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Forty-five recommendations have been made by the Economic Development and Infrastructure Committee as a result of their 2009 Inquiry into Manufacturing in Victoria.
Final Report - Inquiry into Manufacturing in Victoria
The final 274-page report was based on 64 written submissions, including one submission by South East Melbourne Manufacturers Alliance (SEMMA) and 68 public hearings.
SEMMA urges governments to acknowledge and act upon these recommendations to better the Victorian manufacturing industry, build a stronger foundation for future endeavours, and strengthen local and international relationships.
A highly engaged Committee, headed by state member for Pascoe Vale Christine Campbell, held a hearing in August 2009 asking questions of SEMMA in relation to their submission and general manufacturing issues.
The Committee received extensive evidence regarding factors beneficial and detrimental to the manufacturing industry.
On 24 occasions throughout the final report, SEMMA was directly and indirectly quoted, providing substantial knowledge and heightened awareness of the issues affecting Victorian manufacturers.
During the public hearing on 16 September 2009 Executive Officer of SEMMA Paul Dowling, provided examples of agencies purchasing cheaper products from international suppliers, opposed to seeking locally manufactured products that offered best value.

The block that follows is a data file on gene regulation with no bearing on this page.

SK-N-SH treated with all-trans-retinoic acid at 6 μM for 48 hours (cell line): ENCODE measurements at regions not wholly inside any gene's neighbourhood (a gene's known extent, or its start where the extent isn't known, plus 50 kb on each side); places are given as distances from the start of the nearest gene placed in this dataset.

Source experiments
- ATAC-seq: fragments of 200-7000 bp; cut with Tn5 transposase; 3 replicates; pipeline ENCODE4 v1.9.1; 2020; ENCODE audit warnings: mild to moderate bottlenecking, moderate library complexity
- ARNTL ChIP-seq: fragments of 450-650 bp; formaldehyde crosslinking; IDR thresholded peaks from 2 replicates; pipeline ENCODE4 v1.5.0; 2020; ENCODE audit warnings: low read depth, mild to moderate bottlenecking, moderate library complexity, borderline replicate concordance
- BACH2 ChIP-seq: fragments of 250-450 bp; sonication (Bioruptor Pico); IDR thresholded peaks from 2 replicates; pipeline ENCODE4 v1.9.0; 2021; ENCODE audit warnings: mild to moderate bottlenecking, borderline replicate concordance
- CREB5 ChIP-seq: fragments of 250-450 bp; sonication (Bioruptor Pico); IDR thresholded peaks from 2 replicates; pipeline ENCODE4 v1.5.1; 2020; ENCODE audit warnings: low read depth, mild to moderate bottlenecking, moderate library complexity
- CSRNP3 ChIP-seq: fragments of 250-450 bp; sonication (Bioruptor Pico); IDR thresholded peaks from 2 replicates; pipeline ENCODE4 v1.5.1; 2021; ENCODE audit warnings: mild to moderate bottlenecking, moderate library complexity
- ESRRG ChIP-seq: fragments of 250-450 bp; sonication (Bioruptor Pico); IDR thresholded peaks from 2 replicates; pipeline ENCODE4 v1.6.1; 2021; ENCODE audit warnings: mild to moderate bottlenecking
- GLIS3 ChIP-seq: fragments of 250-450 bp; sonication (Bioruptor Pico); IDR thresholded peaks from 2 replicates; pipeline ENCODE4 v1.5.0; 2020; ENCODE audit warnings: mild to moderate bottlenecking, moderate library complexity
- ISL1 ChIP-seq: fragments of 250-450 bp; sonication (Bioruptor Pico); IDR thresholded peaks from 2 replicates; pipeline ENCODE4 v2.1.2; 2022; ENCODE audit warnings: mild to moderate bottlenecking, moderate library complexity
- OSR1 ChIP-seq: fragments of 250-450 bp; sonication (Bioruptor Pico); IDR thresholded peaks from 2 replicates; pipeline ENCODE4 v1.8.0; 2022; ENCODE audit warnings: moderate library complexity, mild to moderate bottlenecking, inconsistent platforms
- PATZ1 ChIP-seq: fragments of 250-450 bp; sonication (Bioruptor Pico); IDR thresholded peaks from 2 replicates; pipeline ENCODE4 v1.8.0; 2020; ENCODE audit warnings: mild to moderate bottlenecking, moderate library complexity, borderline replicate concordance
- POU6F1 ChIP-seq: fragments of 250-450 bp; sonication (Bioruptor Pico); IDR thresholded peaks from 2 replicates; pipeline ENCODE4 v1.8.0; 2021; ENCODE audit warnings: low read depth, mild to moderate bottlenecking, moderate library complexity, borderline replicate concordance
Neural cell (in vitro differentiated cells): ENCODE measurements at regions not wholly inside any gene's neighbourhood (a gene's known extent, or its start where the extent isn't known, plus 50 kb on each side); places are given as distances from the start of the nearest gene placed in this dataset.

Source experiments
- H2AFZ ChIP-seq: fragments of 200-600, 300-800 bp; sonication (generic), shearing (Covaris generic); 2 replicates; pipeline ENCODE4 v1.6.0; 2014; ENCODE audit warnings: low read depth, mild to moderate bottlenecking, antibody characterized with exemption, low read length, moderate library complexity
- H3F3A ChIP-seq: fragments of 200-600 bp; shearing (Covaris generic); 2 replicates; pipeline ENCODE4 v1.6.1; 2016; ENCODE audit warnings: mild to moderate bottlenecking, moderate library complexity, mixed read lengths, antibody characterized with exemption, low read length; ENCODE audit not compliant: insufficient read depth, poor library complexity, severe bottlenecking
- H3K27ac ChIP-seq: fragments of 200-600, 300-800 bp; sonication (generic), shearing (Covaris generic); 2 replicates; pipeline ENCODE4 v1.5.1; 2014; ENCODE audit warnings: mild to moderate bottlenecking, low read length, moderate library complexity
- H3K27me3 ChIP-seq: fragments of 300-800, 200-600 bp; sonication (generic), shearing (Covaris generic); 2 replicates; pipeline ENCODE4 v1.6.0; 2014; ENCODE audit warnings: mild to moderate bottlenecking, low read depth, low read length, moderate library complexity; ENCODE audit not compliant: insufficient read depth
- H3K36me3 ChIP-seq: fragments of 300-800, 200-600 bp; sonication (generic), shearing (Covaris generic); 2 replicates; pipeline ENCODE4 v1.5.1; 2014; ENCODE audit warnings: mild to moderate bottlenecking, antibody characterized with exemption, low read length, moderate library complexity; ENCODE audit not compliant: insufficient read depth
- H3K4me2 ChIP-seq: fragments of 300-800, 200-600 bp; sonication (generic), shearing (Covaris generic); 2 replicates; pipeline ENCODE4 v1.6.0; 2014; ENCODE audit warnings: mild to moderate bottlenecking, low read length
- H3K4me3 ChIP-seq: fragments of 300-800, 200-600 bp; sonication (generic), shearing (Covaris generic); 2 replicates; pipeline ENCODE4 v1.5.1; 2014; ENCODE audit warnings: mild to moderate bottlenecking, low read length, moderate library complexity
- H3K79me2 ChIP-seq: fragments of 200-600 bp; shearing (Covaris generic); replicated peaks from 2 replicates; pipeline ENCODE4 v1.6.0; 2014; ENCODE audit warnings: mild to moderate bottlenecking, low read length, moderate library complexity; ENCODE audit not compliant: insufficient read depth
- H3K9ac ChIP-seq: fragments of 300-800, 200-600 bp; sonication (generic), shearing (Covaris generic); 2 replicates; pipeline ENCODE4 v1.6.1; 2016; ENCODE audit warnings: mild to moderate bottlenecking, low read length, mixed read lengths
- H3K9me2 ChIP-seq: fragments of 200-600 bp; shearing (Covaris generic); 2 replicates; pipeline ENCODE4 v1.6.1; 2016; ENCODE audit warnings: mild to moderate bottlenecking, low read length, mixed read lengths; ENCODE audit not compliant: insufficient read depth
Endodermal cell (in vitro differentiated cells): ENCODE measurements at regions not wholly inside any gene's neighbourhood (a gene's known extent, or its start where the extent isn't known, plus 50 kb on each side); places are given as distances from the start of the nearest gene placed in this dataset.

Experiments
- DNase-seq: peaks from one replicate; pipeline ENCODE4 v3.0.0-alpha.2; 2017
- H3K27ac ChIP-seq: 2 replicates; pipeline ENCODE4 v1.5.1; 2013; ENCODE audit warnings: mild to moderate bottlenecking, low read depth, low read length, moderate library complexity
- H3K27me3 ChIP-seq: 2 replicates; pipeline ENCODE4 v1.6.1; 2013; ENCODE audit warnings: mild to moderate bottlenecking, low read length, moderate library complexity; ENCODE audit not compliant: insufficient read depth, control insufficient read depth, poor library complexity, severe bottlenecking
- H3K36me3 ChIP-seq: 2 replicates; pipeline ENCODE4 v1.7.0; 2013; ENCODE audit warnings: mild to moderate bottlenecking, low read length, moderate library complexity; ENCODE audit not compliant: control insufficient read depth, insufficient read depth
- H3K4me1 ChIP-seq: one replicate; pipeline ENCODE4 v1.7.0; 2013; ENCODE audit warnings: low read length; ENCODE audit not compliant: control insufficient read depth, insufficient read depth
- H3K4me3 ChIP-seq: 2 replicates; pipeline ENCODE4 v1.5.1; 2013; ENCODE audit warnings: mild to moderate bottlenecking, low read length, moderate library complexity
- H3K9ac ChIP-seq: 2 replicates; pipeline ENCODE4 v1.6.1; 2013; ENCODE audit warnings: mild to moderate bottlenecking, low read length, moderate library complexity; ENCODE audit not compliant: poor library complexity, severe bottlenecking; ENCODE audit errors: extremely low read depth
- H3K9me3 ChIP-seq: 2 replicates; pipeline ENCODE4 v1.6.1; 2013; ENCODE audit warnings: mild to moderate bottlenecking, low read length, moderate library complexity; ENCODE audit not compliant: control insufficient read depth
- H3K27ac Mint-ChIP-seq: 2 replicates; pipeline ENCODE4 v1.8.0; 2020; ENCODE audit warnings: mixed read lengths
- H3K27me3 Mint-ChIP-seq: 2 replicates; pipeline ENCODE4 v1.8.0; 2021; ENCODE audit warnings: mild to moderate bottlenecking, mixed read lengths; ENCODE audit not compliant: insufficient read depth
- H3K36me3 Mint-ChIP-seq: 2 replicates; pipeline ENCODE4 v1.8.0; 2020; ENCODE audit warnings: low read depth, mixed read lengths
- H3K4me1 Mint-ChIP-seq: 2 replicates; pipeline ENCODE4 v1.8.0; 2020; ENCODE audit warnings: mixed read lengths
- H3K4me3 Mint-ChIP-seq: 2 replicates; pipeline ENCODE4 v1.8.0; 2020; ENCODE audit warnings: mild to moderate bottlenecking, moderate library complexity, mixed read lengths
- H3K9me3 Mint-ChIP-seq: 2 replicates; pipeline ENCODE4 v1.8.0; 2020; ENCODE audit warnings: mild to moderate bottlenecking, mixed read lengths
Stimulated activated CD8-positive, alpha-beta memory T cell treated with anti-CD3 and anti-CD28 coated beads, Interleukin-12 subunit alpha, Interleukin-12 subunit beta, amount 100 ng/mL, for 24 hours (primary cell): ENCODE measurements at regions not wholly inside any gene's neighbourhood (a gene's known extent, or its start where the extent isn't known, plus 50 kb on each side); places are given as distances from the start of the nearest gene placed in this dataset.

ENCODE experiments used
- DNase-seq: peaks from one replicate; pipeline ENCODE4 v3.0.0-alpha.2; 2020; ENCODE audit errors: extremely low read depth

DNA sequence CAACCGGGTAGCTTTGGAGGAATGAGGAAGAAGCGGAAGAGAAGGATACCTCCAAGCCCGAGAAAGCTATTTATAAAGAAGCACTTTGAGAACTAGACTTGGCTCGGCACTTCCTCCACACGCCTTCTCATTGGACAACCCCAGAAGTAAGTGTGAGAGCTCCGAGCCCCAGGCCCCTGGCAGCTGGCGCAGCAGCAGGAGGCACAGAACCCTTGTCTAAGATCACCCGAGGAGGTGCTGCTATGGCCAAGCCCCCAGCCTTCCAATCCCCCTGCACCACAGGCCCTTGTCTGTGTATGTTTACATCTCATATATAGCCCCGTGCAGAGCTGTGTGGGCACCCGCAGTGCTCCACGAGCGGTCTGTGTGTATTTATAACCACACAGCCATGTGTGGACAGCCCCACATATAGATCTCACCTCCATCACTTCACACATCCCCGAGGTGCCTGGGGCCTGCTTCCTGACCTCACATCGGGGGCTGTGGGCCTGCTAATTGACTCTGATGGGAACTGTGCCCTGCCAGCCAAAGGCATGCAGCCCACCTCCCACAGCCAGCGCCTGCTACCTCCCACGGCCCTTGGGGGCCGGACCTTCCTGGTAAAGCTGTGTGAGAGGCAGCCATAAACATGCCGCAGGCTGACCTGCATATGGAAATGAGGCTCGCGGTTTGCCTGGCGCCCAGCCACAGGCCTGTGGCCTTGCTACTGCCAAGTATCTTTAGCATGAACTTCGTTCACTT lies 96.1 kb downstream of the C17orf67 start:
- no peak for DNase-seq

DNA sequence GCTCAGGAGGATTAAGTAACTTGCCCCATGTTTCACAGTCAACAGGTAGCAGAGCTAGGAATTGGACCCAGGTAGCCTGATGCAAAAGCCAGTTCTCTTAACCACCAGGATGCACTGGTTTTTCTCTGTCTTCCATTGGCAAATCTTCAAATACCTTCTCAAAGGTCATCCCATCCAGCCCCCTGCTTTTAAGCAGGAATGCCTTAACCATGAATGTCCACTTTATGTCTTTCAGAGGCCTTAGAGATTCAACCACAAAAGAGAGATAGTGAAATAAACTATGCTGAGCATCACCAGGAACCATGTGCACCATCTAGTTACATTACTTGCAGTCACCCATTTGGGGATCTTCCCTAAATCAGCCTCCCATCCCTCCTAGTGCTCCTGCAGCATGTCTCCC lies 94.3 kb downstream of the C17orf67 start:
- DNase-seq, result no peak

"...The standard hospital bed from China costs around $700 and will last about three years." Mr. Dowling said. "The standard hospital bed made in Australia will cost about $1600 to $1800 and it will last eight to 12 years."
The issue of immediate cost superseding best value has evidently resulted in support for international manufacturers superseding local manufacturers.
By submitting to the Inquiry and attending the Committee hearing SEMMA, alongside 63 additional manufacturing representatives, have implored the need for action on a number of issues, ranging from the aforementioned international competitiveness to WorkCover and payroll taxes.
"SEMMA recommended that variations in the application of various taxes and regulatory requirements (including WorkCover premiums and payroll tax) between jurisdictions created unnecessary duplication of effort for businesses, and may act as a disincentive to the location of businesses in Victoria and/or Australia."(Final Report of the Inquiry into Manufacturing in Victoria, Page 58)
It has become evident through findings during the inquiry, in order to provide a sustainable future for Victorian manufacturers and Victoria as a whole, support needs to be improved and changes need to be made.
SEMMA would like to commend the Committee for its meticulousness throughout the inquiry and offer its complete support, assistance and commitment to ensure the recommendations are implemented, providing Victorian manufacturers with the best possible future.